I do believe in polls. They are imperfect, but they reflect something that matters in elections: A voter's preference between two candidates. I believe polls on elections are much more accurate and useful for analysis than polls done on issues, since the response to the latter can vary greatly depending on the way the question was asked.
The polls for Democrats are looking pretty bad. Just go to Polling Report and you can see every major poll done on the generic Congressional ballot since Obama's election. Most of them show a solid lead for Republicans.
But that's the generic ballot, which is notoriously misrepresentative because voters tend to hate Congress but love their Congressman. Not so this year. Because polls which ask voters whether their representative deserves reelection show a strong "throw the bums out" sentiment.
As some Democratic strategists tell me, the target is not really Democrats but incumbents. Hence, the anti-incumbent feeling will hurt Republicans as well. I disagree. The enthusiasm gap between Democratic voters and Republicans heavily favors the latter.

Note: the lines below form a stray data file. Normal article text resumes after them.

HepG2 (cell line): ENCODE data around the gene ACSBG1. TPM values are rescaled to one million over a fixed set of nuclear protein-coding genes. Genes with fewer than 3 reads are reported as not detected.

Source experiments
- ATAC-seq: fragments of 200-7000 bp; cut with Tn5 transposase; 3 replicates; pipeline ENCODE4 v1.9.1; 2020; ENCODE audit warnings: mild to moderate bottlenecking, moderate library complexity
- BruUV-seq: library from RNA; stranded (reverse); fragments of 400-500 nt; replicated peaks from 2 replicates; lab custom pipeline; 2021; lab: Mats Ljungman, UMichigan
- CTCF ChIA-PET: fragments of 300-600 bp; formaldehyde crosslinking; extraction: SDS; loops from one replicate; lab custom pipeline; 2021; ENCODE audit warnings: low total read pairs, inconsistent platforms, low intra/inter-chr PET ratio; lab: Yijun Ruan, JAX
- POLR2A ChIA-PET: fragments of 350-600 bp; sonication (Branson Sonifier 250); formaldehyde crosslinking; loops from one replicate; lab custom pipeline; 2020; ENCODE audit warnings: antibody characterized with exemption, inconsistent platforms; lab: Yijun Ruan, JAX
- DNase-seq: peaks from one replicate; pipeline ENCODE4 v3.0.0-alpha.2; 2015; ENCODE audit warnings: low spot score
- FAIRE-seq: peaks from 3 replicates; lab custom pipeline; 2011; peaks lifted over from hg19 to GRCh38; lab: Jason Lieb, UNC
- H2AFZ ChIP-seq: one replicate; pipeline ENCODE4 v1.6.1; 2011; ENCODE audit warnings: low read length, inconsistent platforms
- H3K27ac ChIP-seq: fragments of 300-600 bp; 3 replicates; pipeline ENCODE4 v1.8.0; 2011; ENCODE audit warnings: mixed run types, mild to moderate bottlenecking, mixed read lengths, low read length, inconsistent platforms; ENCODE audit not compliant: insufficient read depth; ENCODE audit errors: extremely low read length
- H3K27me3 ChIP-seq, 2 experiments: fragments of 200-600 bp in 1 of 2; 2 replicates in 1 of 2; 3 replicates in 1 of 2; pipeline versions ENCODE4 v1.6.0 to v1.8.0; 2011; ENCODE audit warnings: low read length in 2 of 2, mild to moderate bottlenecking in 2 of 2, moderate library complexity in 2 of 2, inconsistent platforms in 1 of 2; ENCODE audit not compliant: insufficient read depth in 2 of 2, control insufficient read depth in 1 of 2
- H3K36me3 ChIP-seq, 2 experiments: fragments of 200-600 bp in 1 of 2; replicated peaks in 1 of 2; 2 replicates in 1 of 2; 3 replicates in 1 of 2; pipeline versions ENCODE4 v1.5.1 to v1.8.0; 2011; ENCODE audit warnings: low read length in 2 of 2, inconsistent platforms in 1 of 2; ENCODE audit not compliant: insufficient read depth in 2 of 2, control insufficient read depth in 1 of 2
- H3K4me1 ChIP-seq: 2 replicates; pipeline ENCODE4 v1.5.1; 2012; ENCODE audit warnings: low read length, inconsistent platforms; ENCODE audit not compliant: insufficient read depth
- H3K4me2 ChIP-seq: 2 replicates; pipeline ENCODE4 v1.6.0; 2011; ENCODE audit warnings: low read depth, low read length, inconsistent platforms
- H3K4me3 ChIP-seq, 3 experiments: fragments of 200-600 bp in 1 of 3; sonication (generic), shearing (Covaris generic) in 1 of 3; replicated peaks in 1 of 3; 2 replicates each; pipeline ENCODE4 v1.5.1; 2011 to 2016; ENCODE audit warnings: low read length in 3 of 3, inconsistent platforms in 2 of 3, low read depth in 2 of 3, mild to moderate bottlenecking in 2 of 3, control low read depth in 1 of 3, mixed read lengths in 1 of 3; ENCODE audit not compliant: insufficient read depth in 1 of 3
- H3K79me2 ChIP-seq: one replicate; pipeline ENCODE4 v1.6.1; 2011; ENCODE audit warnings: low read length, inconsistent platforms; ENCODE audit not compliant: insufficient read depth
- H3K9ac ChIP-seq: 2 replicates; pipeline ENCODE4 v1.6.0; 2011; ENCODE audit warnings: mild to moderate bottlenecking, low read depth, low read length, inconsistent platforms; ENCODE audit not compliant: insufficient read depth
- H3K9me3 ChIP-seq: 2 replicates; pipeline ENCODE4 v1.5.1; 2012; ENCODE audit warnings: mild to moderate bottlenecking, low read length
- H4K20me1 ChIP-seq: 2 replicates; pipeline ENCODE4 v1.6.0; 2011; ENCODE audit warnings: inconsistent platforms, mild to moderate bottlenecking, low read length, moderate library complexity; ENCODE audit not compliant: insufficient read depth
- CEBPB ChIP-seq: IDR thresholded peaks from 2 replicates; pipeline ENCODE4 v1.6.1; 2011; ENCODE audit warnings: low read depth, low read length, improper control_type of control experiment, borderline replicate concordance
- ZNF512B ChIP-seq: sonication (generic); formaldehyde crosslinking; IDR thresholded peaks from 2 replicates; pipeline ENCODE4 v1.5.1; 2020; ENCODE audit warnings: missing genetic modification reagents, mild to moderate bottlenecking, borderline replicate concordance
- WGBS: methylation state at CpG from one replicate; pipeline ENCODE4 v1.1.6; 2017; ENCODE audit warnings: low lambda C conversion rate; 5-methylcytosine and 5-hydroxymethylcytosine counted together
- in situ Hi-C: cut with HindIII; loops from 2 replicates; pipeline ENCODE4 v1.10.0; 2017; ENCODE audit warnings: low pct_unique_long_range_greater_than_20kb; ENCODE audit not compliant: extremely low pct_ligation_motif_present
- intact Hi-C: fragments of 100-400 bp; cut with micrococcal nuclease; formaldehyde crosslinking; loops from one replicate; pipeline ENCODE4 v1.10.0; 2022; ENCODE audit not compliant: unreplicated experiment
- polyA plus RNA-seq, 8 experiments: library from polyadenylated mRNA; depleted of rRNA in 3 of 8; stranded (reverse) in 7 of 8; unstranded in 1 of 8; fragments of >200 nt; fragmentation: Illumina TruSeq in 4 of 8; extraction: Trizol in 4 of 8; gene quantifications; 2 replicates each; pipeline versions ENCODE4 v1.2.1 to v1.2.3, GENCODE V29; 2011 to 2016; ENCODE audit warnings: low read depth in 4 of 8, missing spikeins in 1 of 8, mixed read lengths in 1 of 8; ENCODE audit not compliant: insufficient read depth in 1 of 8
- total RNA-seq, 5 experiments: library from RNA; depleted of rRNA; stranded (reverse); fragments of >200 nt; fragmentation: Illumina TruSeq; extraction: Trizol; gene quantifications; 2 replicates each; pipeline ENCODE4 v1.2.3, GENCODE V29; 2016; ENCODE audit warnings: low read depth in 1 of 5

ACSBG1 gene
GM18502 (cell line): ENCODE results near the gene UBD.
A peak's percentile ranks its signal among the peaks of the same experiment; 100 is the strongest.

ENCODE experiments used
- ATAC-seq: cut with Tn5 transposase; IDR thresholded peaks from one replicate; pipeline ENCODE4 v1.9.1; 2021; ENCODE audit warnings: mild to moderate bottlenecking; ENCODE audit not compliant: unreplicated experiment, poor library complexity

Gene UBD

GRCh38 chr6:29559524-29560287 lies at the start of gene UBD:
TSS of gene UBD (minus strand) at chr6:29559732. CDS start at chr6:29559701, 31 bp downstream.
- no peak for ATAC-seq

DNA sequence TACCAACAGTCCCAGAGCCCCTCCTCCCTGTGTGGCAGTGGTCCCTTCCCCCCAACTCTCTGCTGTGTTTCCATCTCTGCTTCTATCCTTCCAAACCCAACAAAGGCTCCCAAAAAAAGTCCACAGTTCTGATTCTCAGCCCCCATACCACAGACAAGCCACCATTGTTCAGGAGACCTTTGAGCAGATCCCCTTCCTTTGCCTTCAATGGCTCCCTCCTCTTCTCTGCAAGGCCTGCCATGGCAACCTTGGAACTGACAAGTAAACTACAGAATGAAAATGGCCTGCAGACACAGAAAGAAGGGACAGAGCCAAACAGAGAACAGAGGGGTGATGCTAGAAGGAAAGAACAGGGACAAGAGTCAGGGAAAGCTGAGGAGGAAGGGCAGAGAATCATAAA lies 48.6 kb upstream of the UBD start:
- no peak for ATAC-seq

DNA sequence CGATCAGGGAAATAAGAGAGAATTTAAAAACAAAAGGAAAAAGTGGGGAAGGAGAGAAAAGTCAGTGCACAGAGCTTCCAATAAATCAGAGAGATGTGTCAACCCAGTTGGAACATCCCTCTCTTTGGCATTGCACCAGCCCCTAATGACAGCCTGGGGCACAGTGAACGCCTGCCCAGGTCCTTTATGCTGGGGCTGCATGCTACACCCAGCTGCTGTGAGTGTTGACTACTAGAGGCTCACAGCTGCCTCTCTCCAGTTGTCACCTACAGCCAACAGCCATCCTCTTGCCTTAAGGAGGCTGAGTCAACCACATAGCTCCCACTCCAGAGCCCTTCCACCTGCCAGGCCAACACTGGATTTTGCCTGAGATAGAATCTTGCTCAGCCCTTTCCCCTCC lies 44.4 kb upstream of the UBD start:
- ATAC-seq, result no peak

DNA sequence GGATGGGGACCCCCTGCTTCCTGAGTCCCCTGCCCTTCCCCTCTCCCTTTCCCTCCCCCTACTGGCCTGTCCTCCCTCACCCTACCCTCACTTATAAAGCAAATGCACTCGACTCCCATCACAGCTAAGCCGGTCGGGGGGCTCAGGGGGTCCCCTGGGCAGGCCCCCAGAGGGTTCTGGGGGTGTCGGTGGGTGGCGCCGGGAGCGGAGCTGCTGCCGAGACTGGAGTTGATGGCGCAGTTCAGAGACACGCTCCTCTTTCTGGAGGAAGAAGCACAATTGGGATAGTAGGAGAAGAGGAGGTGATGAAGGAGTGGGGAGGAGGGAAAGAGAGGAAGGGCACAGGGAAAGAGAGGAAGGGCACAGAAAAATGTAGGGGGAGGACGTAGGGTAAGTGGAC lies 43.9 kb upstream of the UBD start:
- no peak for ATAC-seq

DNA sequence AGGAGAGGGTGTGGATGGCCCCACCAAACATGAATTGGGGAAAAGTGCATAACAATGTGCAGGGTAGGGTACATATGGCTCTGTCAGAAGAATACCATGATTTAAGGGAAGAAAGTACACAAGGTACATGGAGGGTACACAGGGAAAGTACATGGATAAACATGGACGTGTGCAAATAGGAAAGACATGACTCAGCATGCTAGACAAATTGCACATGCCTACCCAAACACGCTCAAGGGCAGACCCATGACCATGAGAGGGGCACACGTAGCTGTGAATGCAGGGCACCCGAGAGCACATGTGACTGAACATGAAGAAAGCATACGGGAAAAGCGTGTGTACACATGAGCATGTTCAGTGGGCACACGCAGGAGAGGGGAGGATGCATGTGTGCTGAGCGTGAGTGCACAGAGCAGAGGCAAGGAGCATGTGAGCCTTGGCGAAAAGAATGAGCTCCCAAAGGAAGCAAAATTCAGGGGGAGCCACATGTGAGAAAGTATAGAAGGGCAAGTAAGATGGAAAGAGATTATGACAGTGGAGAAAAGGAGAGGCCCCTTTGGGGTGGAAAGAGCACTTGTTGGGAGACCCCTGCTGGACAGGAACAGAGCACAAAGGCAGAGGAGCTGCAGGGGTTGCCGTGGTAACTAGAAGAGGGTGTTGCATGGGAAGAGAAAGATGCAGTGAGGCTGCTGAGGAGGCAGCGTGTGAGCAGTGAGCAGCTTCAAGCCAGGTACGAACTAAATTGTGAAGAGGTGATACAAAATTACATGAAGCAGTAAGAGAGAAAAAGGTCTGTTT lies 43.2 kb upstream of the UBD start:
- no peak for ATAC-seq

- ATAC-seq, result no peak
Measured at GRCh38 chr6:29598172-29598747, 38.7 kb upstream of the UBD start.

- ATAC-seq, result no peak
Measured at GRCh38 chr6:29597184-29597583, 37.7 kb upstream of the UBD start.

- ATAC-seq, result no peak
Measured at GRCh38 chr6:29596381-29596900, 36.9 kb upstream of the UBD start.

Unless the economy gets better, the Democrats are going to lose the House.
Nevertheless, on the state level, the Dems are looking relatively good. The RNC's announcement that the Wisconsin Senate is almost surely in GOP hands is premature and downright misleading. To do such a thing they'll have to win some tough races. Their two juiciest targets are probably Jim Sullivan (Wauwatosa) and Kathleen Vinehout (Alma).
However, they'll be distracted from these contests by at least one unexpectedly close race in Door County, which veteran Republican Alan Lasee is vacating. His cousin, Frank Lasee, may have some local following, but he will also be haunted by his advocacy four years ago for guns in schools.
The Assembly so far looks like a wash. There are opportunities for pick-ups on both sides. Jeff Wood's district will likely go Republican, but just south of here, the seat currently held by Brett Davis will likely become Democratic. Up North Dana Schultz is mounting a serious populist challenge to a Republican who has won with slim margins in the past.
Those are just a few races to watch off the top of my head. In the next few weeks I'll be looking more in-depth at Senate and Assembly races.